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  4. Birch said:
    ---
    For many, the security issue is about "abiding" in Christ, not about sin, per se.
    ---

    Then I could go out and sin as much as I could, as long as I still "abide" in Christ, and be saved.

    But since it's obvious that sinning as much as we can is inconsistent with "abiding" in Christ, then we can't go that route. But in the case of the unbeliever, any sin at all is inconsistent with "abiding" in Christ. So, uh, wouldn't even one sin by the Christian likewise be inconsistent with "abiding" in Christ?

    Or does your faith in Christ give you 500 free sins before you have to worry about damnation? I mean, how does this all work?

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  5. Pike asked: If one sin is sufficient to damn a previously innocent person . . .

    Who is "innocent"?

    is it not equally sufficient to damn the Christian who commits a sin?

    "If we confess our sins, He is faithful and just to forgive us our sins . . ." (1 John 1:9).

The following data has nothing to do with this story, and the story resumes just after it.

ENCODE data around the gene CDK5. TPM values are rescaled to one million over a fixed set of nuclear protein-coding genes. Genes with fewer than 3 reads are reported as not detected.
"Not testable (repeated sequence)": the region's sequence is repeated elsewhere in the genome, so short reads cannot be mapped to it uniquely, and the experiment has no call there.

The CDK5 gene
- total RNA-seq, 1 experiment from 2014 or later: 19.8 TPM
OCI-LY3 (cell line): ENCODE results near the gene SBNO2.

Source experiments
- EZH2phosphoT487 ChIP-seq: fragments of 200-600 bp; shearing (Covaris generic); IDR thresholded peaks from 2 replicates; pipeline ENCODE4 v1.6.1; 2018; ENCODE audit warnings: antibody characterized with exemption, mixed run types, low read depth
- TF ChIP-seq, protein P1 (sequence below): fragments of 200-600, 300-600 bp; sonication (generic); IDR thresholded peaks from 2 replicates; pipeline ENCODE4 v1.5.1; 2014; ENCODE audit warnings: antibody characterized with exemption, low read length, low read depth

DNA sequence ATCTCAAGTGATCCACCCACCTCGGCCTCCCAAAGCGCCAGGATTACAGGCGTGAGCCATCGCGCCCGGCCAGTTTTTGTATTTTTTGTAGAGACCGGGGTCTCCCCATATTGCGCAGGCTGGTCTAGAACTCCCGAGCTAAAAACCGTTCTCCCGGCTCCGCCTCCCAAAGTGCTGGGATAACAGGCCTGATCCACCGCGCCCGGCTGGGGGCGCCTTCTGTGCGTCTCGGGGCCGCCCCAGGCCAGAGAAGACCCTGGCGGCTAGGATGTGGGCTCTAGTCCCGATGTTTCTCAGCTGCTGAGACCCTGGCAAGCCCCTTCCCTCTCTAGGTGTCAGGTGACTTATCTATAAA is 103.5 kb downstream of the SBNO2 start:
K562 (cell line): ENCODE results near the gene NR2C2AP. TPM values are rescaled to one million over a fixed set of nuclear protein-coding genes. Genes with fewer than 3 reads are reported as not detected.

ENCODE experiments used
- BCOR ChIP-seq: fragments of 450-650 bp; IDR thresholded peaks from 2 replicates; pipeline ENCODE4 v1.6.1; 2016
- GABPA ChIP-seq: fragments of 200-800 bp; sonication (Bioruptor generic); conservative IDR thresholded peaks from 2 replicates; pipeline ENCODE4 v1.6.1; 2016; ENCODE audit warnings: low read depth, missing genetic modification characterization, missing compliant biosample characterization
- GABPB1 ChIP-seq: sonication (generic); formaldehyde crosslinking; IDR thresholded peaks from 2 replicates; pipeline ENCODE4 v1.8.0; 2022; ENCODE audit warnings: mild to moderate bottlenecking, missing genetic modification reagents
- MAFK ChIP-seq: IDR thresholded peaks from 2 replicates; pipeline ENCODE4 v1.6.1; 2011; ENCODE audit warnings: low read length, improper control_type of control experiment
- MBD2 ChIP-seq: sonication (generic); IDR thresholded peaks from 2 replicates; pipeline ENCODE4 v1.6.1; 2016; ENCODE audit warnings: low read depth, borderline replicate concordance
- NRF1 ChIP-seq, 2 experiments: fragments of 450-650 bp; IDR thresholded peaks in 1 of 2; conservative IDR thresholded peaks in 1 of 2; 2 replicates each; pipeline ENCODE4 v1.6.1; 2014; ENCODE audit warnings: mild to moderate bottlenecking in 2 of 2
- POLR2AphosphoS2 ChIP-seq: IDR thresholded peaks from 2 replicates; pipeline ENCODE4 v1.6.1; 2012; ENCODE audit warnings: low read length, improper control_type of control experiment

Things are not adding up. A person is justified by faith (Rom. 5:1). I am merely stating that "committing sin," as you wrote (is it not equally sufficient to damn the Christian who commits a sin?), not all those who believe in the loss of salvation say that it is because of sin. Others say that it is due to rejection of faith in Christ.

    I'm merely stating other views, not trying to defend one or the other.

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  6. I actually agree with this post. I do believe in "once saved, always saved." The Bible says that he who believes in his heart and confessed with his mouth that Jesus Christ is Lord will be saved. Not might be saved, provided that he does not later reject Christ. No. WILL be saved.

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  7. WWB,

    …not all those who believe in the loss of salvation say that it is because of sin. Others say that it is due to rejection of faith in Christ.